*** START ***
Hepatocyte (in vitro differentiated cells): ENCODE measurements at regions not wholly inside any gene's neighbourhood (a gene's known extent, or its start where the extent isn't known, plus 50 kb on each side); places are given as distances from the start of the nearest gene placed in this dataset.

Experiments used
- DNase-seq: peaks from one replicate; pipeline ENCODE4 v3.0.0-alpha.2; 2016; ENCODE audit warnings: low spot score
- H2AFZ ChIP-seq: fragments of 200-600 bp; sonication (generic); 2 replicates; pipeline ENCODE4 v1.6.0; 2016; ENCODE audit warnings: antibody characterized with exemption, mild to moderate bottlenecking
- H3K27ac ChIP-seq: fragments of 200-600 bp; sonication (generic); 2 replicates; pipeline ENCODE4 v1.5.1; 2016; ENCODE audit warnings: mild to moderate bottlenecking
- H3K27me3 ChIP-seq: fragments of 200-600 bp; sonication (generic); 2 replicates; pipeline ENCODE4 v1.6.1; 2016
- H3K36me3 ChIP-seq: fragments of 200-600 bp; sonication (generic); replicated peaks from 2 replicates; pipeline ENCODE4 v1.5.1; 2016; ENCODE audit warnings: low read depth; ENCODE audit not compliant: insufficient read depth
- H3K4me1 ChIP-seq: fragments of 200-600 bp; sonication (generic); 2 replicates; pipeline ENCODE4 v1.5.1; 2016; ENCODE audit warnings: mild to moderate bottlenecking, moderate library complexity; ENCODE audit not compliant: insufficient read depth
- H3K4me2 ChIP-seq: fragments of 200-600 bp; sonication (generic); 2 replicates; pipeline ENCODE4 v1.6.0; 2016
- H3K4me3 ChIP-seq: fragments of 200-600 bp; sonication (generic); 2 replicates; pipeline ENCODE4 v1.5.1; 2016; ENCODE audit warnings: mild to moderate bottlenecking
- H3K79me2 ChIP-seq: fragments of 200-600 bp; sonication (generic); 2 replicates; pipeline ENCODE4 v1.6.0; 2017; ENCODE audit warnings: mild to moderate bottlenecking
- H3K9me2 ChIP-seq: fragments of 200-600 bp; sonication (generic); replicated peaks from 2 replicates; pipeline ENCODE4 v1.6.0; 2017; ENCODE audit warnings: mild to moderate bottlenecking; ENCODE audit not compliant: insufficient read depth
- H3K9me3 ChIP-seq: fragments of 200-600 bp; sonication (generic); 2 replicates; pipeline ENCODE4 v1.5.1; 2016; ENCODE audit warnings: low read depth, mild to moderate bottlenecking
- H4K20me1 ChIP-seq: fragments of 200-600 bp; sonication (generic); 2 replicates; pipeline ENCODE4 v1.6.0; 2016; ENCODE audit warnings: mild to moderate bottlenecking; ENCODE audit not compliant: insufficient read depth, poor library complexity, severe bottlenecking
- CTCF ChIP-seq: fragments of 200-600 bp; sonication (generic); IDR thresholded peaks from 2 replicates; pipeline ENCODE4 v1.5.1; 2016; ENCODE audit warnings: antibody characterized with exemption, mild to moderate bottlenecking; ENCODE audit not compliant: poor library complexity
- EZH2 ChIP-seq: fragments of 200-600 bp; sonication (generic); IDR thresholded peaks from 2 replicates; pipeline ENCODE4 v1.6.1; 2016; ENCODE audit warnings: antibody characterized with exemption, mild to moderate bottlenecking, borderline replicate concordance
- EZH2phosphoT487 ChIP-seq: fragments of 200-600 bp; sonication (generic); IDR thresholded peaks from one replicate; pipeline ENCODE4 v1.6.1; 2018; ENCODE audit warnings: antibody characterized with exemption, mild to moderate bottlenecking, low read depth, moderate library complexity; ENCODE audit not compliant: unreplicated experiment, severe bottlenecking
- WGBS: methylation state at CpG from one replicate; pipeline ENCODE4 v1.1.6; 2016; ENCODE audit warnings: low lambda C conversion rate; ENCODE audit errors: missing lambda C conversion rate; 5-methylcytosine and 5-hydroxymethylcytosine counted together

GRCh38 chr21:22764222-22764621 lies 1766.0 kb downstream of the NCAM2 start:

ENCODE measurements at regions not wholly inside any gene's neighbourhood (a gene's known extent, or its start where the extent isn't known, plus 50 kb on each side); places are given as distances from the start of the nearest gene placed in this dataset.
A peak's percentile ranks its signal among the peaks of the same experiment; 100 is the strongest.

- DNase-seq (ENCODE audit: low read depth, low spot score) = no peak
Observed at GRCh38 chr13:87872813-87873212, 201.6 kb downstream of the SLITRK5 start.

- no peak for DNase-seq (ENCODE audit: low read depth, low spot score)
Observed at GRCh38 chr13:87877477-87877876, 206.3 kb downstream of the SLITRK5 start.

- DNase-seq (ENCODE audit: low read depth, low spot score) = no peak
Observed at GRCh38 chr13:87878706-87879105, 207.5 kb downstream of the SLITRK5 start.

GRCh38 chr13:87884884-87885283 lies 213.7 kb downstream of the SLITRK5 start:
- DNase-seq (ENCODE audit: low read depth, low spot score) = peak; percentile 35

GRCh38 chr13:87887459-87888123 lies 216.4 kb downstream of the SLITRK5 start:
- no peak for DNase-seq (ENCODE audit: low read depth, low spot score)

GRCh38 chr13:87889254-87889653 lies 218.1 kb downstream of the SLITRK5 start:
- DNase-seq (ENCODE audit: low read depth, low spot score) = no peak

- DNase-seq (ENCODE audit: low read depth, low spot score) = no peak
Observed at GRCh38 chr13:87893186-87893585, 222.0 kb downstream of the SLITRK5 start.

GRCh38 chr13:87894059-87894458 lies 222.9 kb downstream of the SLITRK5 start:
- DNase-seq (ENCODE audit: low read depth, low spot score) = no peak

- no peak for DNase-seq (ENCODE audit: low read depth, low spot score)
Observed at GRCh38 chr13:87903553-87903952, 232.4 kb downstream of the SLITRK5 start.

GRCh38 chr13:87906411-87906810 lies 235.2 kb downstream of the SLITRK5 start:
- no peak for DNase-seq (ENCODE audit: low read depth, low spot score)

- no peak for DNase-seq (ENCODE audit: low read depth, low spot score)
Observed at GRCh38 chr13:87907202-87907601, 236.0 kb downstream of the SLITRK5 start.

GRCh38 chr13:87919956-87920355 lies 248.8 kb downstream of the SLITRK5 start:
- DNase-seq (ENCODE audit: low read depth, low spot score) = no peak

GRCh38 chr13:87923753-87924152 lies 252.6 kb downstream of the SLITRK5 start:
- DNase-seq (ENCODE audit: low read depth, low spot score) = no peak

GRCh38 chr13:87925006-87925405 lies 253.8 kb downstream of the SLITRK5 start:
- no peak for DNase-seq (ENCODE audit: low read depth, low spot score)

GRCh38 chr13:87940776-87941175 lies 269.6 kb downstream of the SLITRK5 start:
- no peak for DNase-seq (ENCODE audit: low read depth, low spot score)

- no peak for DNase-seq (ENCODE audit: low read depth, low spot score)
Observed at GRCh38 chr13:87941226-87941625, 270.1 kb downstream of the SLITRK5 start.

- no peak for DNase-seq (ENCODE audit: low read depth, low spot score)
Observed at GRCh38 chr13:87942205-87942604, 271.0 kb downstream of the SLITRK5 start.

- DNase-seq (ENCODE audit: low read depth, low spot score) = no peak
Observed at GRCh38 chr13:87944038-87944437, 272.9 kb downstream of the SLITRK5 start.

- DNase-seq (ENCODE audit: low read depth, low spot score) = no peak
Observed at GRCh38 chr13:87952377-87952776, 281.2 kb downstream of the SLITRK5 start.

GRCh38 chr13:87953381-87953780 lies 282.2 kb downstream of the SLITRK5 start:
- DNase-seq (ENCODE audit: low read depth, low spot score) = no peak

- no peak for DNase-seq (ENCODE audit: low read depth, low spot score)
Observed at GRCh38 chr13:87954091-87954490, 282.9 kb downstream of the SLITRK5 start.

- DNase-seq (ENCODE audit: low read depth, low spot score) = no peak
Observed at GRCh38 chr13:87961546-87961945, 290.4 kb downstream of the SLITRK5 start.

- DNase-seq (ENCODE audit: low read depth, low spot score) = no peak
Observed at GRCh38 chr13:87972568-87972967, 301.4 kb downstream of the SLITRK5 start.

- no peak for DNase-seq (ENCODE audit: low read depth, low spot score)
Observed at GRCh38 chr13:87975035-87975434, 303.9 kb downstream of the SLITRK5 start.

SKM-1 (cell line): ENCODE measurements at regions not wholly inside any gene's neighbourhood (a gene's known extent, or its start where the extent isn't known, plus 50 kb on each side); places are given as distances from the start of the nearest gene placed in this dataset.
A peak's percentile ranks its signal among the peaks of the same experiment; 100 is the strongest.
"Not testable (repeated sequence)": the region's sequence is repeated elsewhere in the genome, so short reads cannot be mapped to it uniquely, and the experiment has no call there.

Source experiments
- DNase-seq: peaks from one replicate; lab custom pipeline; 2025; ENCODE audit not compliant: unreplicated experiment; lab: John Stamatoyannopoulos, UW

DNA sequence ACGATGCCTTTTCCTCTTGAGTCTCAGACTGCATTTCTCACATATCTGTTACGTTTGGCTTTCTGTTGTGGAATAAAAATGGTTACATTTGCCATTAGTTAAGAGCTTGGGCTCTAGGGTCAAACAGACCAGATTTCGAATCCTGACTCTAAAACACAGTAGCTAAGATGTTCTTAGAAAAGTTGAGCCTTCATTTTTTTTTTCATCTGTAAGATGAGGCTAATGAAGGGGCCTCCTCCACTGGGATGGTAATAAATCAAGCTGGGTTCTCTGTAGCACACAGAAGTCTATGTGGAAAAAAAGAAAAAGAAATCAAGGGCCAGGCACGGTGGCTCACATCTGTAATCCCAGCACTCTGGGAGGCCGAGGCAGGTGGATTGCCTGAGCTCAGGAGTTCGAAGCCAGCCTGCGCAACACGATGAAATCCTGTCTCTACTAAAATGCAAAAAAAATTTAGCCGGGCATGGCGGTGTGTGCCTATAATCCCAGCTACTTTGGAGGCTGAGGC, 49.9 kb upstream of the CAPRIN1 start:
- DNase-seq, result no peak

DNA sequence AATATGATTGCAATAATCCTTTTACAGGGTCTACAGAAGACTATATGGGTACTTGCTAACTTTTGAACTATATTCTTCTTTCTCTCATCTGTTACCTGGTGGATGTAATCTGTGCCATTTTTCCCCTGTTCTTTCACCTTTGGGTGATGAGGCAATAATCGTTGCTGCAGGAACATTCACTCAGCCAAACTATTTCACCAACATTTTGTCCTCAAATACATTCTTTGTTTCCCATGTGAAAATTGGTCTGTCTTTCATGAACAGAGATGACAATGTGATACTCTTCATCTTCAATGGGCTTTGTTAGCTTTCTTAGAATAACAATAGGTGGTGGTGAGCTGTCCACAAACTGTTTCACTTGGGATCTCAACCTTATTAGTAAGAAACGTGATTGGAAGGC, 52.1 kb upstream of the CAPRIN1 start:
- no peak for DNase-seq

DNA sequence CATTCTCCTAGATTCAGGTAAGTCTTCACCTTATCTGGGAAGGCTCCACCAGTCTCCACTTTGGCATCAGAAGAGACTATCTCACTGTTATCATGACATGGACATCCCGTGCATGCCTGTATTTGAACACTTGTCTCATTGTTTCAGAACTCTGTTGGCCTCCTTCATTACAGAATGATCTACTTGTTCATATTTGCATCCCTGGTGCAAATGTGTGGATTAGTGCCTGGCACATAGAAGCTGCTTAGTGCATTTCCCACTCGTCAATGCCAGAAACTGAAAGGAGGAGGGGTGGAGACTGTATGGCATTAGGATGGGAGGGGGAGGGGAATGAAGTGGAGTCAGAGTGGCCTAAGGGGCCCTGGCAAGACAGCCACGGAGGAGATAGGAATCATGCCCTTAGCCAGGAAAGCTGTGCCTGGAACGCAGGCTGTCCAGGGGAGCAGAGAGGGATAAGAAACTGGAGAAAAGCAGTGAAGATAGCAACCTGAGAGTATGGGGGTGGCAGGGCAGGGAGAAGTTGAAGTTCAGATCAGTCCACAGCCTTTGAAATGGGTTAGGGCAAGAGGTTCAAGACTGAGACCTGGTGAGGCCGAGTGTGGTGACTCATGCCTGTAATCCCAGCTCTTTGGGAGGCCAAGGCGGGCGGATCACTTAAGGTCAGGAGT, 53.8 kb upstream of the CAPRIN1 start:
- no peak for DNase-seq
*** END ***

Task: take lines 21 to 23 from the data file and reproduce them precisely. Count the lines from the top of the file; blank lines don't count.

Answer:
A peak's percentile ranks its signal among the peaks of the same experiment; 100 is the strongest.

- DNase-seq (ENCODE audit: low read depth, low spot score) = no peak
Observed at GRCh38 chr13:87872813-87873212, 201.6 kb downstream of the SLITRK5 start.